Ogletree Deakins • May 20, 2018
Vermont and likely Connecticut will soon join California, Delaware, Massachusetts, Oregon, and Puerto Rico (along with various cities and counties) in prohibiting salary history inquiries.
Littler Mendelson, P.C. • May 15, 2018
On May 11, 2018, Vermont Governor Phil Scott signed legislation restricting employers from making salary history inquiries. The new law, H. 294, effective July 1, 2018, prohibits asking a prospective, current, or former employee about or seeking information regarding his or her compensation history. For these purposes, compensation includes base compensation, bonuses, benefits, fringe benefits, and equity-based compensation. Under the new law, employers are also prohibited from requiring that a prospective employee’s current or past compensation satisfy minimum or maximum criteria for employment. If an employer discovers a prospective employee’s salary history, the employer may not determine whether to interview the prospective employee based on this information.
Jackson Lewis P.C. • May 15, 2018
Beginning July 1, 2018, employers in Vermont will be prohibited from requiring a prospective employee to disclose his or her salary and benefit history under legislation (H.B. 294) signed by Governor Phil Scott on May 11, 2018.
Vermont has become the latest state to enact a salary history question ban as Governor Phil Scott signed a law on Friday to prohibit employers from asking such questions. The measure aims to reduce the wage gap between men and women for performing the same or similar work.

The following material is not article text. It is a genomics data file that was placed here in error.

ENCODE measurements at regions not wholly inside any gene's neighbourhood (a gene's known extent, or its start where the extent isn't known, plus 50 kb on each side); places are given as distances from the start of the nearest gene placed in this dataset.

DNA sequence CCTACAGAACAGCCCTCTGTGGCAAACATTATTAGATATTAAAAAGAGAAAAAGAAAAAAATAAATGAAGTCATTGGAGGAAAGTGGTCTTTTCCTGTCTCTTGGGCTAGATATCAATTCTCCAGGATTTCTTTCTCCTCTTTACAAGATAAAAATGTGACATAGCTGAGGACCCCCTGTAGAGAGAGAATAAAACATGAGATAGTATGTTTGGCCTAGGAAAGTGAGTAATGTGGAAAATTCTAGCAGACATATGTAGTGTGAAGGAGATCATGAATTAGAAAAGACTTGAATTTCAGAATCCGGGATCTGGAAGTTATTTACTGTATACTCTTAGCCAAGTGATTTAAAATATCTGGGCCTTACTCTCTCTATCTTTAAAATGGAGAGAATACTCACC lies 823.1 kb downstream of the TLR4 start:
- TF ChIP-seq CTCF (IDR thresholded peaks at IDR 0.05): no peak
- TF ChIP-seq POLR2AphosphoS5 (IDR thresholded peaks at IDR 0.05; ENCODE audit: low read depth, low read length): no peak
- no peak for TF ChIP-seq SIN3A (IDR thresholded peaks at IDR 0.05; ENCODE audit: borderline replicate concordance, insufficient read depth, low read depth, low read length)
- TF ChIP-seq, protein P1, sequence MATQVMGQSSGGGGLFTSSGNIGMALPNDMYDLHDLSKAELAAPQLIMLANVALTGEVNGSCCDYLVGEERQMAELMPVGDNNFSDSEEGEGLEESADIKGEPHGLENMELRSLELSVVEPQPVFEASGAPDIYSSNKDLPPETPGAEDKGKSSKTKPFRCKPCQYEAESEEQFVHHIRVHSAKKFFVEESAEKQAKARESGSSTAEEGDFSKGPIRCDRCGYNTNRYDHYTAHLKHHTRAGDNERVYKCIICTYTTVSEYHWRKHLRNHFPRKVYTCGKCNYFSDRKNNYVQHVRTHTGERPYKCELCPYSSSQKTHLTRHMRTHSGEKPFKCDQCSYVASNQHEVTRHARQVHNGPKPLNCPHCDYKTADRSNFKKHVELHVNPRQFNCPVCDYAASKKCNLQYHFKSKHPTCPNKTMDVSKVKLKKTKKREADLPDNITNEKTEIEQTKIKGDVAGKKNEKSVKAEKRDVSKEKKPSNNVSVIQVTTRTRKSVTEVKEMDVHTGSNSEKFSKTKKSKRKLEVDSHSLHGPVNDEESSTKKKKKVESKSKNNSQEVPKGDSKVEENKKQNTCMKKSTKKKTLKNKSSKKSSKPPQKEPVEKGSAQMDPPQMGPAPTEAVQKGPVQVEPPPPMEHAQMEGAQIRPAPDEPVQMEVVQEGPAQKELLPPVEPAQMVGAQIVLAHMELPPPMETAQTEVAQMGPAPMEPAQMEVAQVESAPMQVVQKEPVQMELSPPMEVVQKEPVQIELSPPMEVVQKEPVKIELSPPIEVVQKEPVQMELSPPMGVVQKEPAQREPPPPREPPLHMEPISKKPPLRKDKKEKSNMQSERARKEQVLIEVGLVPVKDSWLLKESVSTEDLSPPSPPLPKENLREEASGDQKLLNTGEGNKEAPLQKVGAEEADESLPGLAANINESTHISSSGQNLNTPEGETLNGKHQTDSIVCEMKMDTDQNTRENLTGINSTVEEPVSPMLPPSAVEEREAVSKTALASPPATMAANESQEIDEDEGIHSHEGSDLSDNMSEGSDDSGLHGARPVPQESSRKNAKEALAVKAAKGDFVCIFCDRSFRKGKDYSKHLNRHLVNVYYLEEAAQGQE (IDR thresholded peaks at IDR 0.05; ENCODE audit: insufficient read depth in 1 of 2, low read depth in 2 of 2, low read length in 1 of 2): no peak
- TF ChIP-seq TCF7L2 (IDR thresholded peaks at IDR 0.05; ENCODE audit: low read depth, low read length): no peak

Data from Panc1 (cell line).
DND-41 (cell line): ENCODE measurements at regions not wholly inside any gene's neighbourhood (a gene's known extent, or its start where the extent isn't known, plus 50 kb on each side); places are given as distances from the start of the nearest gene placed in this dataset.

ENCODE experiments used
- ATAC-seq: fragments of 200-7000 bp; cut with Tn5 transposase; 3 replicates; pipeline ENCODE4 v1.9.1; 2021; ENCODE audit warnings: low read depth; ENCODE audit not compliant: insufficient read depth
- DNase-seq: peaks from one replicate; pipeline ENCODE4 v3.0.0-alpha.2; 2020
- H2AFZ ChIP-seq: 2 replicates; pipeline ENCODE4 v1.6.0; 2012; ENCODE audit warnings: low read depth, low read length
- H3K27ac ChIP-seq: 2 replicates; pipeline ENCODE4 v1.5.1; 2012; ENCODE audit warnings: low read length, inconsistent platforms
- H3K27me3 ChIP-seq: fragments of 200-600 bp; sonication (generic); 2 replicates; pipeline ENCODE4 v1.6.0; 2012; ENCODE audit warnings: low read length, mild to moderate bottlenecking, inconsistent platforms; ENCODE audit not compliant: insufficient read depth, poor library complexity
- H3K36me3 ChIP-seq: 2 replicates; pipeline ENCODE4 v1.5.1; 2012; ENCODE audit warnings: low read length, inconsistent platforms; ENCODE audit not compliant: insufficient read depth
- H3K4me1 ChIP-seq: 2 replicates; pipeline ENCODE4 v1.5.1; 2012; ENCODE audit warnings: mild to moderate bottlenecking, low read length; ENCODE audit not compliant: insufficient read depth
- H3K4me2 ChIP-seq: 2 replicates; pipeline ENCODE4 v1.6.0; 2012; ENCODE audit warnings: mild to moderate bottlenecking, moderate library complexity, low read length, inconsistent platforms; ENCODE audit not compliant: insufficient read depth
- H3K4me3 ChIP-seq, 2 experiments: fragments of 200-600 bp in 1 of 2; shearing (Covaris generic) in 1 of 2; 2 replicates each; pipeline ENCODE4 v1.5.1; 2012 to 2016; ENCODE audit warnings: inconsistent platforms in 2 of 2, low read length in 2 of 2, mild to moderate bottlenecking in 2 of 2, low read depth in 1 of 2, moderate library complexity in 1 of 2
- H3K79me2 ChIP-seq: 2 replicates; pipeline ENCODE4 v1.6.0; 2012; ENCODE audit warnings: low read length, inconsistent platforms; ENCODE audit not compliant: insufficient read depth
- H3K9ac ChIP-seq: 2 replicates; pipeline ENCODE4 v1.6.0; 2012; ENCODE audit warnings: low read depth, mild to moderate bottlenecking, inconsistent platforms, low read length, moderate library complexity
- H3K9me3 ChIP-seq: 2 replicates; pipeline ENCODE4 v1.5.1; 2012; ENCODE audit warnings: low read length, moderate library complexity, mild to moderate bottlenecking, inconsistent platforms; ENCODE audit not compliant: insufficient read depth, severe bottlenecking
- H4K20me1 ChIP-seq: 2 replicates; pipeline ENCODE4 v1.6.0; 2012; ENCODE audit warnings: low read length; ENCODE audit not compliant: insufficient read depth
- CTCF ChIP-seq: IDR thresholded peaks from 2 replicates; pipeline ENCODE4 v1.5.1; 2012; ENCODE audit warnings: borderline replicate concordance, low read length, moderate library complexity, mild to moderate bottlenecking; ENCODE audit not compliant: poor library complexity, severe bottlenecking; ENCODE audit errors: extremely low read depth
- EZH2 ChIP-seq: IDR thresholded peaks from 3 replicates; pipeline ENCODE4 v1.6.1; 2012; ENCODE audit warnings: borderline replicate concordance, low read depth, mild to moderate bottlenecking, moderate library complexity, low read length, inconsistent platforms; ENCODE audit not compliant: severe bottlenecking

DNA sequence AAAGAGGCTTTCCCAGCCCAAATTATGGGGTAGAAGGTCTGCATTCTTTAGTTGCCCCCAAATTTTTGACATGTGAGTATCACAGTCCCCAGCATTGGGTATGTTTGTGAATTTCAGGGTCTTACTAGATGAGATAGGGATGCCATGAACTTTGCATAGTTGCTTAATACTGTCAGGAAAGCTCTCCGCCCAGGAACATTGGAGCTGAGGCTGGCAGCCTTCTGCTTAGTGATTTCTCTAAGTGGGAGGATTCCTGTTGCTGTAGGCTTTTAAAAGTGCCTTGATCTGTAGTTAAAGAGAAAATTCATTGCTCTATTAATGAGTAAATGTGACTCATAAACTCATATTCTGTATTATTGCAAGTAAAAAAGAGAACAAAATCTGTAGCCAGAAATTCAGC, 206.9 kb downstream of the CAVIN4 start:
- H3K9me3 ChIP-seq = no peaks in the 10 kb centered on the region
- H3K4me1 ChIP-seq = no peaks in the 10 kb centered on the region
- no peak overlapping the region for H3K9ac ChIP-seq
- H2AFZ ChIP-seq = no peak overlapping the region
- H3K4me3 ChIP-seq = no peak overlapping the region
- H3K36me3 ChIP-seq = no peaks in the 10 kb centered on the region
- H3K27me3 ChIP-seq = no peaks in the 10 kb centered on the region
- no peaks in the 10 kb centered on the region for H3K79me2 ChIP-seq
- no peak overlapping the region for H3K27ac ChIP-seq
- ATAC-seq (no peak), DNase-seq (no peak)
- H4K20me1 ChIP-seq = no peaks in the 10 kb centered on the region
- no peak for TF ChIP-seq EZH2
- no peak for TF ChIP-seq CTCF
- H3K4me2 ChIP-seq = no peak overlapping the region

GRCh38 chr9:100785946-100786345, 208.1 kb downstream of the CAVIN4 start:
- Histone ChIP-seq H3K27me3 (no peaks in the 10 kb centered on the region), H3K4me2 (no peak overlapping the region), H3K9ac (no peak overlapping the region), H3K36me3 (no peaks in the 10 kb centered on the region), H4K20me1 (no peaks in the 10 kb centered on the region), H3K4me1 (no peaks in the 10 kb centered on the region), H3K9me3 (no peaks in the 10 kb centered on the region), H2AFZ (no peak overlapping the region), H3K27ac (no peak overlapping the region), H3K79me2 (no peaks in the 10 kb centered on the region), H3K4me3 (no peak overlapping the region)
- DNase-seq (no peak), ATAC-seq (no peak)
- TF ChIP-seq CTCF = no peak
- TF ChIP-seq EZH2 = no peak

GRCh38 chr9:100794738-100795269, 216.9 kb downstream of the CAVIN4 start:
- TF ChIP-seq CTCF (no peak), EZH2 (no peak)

XpertHR • January 28, 2018
Vermont has become the ninth state to legalize recreational marijuana with Governor Phil Scott signing a law this week. Notably, this marks the first recreational marijuana law to be enacted by a state legislature instead of a ballot initiative.
Jackson Lewis P.C. • January 26, 2018
Vermont’s Governor Phil Scott signed a recreational marijuana law on January 22, 2018. The law is the first recreational marijuana law to be enacted by a state legislature without a ballot initiative. It will take effect on July 1, 2018.
Jackson Lewis P.C. • July 06, 2017
The law prohibits an employer from requesting “criminal history record information,” including arrests, convictions, or sentences, on the initial employment application form, unless the individual is applying for a position for which state or federal law creates a mandatory or presumptive disqualification for employment, based on convictions for certain offenses, or the employer is subject to an obligation imposed by state or federal law not to employ an individual convicted of certain offenses.
Ogletree Deakins • March 14, 2017
My unabashed love affair with the state of Vermont has been around for quite a while. Maple syrup, Phish, innovative ice cream, beautiful scenery, and a statewide ban on interstate billboards—what’s not to love? Another interesting feature about the Green Mountain State: Vermont prides itself on being extraordinarily restrictive on employers that wish to drug test their employees.
Ogletree Deakins • May 12, 2016
On May 3, 2016, Vermont Governor Peter Shumlin signed into law a “ban the box” statute, which will take effect on July 1, 2017. The law will prohibit covered employers from inquiring about information pertaining to an individual’s criminal history record on an initial employment application. The law does, however, allow an employer to inquire about an applicant’s criminal history record (i) during a job interview or (ii) once the applicant has been deemed otherwise qualified for the position.
Littler Mendelson, P.C. • May 10, 2016
On May 3, 2016, Vermont Governor Peter Shumlin signed a bill into law that prohibits most employers from requesting criminal history information on an employment application. The law adds a new section to the state statutory provisions on “unlawful employment practices.” Vermont’s new law continues the nationwide “ban-the-box” trend and follows closely on the heels of similar legislation enacted in other jurisdictions, including Austin, Texas, Portland, Oregon, and New York City.1